The Parapodia of Arenicola marina L. (Polychæta)



  • 1The use of polarized light is recommended for working out the anatomy of the muscles.
  • 2A neuropodium consists of a single dorsi-ventral row of sigmoid chætæ, each in its own follicle. There is a continual dorsalwards procession of chætæ and follicles along it. New ones are formed at the ventral end, and old ones break down into a green, granular mass at the dorsal. The green matter collects for a time and is then cast out.
  • 3The neuropodium is provided with protractor and retractor muscles.
  • 4A notopodium is more complicated than a neuropodium, but built on the same fundamental plan. It can be conceived as a neuropodium in which the plate formed by the chætæ and follicles has (i.) changed its shape, (ii.) split into two parallel plates in close apposition, (iii.) rolled up into a scroll, and (iv.) acquired an invaginable base, by thinning and protrusion of the surrounding body wall. Chætal destruction and replacement proceeds as in the case of the neuropodium.
  • 5The intricate musculature of the notopodium is fully described in the text; it includes muscles corresponding to those of the neuropodium, and others which appear to be derived from new components.
  • 6Apart from the movements of the notopodia and neuropodia, the more anterior chætigerous annuli can perform distinctive “flanging” movements of their own.
  • 7Besides bearing the appendages, the chætigerous annuli are distinguished by important peculiarities of their general structure. These are most clearly seen in the first three segments, where each chætigerous annulus has (i.) an extension of the body cavity, the “parapodial canal,” looping round inside it; (ii.) a special musculature associated with the parapodial canal; (iii.) an externally visible “hinge-line,” roughly bisecting the annulus; and (iv.) another special musculature associated with the hinge-line.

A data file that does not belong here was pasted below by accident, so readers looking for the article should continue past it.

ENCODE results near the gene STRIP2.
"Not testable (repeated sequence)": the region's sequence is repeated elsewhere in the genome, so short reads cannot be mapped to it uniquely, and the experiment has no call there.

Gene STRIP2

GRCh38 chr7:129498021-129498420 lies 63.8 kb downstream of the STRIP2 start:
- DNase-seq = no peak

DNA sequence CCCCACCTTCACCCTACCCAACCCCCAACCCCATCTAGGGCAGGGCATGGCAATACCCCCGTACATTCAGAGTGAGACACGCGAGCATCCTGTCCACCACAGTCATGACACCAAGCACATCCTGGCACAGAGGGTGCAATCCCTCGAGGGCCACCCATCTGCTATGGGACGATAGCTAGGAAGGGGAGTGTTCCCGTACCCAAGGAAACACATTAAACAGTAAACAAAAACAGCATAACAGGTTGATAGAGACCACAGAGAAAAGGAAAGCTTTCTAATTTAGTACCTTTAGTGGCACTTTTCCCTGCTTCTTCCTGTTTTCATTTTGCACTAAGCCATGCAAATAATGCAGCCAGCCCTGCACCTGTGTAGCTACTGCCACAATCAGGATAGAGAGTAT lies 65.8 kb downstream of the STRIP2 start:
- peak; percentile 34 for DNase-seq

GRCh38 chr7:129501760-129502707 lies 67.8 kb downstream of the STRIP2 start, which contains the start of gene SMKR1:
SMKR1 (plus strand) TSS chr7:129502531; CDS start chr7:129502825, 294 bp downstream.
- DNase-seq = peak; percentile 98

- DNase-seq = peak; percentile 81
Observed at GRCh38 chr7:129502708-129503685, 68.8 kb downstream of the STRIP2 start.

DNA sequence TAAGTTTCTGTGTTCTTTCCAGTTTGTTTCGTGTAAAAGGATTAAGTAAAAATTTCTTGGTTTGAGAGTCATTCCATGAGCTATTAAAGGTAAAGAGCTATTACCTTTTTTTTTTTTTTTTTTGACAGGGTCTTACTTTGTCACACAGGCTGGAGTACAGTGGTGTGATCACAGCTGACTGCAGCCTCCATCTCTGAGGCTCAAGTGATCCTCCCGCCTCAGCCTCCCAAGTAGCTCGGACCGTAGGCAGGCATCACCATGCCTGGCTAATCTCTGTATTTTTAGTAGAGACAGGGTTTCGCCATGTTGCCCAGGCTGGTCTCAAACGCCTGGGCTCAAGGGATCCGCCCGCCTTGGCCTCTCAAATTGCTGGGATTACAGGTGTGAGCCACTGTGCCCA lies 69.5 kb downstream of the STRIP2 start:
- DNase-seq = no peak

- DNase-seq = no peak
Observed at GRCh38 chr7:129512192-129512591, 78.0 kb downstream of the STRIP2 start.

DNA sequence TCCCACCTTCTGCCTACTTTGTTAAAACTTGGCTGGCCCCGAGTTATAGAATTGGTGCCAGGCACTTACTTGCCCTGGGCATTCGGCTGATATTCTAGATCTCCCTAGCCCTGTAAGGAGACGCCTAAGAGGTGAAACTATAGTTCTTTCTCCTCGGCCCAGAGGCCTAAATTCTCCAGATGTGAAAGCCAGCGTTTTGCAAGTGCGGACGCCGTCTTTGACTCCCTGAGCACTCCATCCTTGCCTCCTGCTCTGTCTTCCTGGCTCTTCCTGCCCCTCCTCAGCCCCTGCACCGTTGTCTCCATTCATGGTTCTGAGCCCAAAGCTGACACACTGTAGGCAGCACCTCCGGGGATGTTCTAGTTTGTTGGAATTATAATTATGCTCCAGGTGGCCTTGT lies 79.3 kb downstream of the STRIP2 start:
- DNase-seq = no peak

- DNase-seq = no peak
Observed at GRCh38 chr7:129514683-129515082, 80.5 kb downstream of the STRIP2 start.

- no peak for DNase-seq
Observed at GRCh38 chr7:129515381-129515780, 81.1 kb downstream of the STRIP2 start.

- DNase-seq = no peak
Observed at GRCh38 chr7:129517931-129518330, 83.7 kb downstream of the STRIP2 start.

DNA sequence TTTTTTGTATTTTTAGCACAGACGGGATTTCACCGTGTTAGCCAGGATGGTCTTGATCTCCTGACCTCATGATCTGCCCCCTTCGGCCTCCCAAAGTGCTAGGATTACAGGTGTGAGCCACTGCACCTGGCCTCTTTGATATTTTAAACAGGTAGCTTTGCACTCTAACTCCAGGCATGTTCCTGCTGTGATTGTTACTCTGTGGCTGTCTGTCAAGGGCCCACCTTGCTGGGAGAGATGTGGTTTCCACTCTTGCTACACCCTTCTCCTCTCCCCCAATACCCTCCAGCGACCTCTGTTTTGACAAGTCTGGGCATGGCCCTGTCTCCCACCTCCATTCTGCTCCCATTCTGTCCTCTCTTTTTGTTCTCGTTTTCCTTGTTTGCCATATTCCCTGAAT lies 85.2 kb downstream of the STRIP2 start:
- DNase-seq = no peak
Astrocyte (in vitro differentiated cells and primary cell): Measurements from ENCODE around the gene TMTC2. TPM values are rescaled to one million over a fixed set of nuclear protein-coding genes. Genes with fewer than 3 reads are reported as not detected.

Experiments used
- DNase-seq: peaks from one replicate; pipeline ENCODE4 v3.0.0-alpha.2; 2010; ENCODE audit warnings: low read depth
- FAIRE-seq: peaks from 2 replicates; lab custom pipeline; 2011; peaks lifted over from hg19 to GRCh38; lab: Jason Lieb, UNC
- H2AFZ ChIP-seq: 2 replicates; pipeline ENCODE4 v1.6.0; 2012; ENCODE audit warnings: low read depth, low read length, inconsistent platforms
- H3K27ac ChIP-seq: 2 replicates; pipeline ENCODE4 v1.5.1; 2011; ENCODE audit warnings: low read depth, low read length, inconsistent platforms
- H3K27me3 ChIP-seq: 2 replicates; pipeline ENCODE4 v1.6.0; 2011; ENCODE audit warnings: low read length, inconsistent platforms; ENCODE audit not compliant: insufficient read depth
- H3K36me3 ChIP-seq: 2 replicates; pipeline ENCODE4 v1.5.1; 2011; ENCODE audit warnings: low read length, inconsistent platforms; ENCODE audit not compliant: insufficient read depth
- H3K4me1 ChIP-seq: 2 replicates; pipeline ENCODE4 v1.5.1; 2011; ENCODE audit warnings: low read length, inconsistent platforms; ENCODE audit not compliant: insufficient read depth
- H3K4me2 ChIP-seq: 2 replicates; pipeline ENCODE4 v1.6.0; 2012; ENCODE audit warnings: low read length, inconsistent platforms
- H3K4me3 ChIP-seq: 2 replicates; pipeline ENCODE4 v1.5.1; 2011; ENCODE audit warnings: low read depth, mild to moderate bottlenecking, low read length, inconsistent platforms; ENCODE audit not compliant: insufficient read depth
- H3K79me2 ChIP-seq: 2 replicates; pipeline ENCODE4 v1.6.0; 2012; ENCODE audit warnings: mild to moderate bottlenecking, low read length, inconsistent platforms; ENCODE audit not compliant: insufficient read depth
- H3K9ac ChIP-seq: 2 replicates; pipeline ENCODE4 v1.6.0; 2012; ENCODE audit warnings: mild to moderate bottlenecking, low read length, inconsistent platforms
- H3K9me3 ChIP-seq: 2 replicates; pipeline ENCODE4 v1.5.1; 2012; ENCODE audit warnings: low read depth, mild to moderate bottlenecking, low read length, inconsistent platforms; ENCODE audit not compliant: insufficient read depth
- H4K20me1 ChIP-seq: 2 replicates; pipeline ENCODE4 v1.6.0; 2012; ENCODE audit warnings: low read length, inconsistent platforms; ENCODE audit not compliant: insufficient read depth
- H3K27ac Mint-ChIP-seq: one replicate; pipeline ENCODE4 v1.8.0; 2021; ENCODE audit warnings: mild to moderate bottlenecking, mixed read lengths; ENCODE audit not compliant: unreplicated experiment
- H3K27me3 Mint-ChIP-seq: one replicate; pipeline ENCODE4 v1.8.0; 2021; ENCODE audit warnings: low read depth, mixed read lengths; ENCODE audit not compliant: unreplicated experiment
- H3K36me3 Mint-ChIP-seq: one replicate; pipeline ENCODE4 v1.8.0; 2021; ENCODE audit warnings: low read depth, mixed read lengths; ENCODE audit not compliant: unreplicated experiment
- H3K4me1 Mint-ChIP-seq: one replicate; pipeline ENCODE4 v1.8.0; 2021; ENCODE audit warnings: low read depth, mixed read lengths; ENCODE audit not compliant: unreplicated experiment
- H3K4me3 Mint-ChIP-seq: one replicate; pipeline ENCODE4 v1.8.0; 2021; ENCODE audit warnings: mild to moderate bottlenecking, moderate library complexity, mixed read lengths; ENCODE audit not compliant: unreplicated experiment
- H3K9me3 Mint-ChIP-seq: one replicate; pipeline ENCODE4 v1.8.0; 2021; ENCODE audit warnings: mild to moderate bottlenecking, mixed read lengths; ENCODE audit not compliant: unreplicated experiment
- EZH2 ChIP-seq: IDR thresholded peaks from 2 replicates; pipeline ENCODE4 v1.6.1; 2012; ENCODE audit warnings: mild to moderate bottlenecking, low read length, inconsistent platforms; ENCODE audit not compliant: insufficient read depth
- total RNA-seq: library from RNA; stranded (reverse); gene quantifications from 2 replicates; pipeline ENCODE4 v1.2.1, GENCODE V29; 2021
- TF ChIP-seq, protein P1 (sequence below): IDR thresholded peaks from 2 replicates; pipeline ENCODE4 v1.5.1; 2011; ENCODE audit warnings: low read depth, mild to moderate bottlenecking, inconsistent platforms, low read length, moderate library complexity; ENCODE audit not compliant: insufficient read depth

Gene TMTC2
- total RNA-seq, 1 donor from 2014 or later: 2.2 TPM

• 8The generally held view that the parapodial base has disappeared in Arenicola, leaving the notopodium and neuropodium to arise separately from the body wall, is apparently not true of the first three chætigerous annuli. The whole of any one of these annuli can be regarded as derived from a pair of parapodial bases, which have expanded dorsally and ventrally to form a girdle encircling the worm.
  • 9The fourth to nineteenth chætigerous annuli are described as each consisting of (i.) a “parapodial component,” containing special structures like those seen in the first three, and (ii.) a “body-wall component,” from which these peculiarities are absent. As one passes backwards, the body-wall component comes to occupy more and more of the annulus, at the expense of the parapodial component.
  • 10The gills and nephridiopores are referred to the body-wall component.